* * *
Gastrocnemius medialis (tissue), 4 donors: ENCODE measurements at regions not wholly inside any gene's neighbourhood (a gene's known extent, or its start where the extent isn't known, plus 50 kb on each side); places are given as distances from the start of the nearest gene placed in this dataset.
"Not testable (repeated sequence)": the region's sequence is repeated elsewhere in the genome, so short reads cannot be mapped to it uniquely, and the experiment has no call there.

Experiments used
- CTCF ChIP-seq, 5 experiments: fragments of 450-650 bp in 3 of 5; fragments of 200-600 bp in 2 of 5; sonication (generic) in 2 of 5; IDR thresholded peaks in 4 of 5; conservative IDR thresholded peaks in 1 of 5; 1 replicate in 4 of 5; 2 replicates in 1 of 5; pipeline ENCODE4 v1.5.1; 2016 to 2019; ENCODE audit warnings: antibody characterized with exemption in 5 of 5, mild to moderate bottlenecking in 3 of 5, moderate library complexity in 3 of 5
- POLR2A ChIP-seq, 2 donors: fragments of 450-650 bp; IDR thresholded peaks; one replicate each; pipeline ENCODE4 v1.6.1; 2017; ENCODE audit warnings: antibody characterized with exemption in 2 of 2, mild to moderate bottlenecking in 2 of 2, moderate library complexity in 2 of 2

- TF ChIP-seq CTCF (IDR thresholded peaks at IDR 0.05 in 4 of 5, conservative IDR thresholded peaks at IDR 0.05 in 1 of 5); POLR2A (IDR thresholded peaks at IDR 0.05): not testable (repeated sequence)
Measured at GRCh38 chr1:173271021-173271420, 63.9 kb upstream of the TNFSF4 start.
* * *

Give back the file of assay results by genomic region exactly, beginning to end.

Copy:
Gastrocnemius medialis (tissue), 4 donors: ENCODE measurements at regions not wholly inside any gene's neighbourhood (a gene's known extent, or its start where the extent isn't known, plus 50 kb on each side); places are given as distances from the start of the nearest gene placed in this dataset.
"Not testable (repeated sequence)": the region's sequence is repeated elsewhere in the genome, so short reads cannot be mapped to it uniquely, and the experiment has no call there.

Experiments used
- CTCF ChIP-seq, 5 experiments: fragments of 450-650 bp in 3 of 5; fragments of 200-600 bp in 2 of 5; sonication (generic) in 2 of 5; IDR thresholded peaks in 4 of 5; conservative IDR thresholded peaks in 1 of 5; 1 replicate in 4 of 5; 2 replicates in 1 of 5; pipeline ENCODE4 v1.5.1; 2016 to 2019; ENCODE audit warnings: antibody characterized with exemption in 5 of 5, mild to moderate bottlenecking in 3 of 5, moderate library complexity in 3 of 5
- POLR2A ChIP-seq, 2 donors: fragments of 450-650 bp; IDR thresholded peaks; one replicate each; pipeline ENCODE4 v1.6.1; 2017; ENCODE audit warnings: antibody characterized with exemption in 2 of 2, mild to moderate bottlenecking in 2 of 2, moderate library complexity in 2 of 2

- TF ChIP-seq CTCF (IDR thresholded peaks at IDR 0.05 in 4 of 5, conservative IDR thresholded peaks at IDR 0.05 in 1 of 5); POLR2A (IDR thresholded peaks at IDR 0.05): not testable (repeated sequence)
Measured at GRCh38 chr1:173271021-173271420, 63.9 kb upstream of the TNFSF4 start.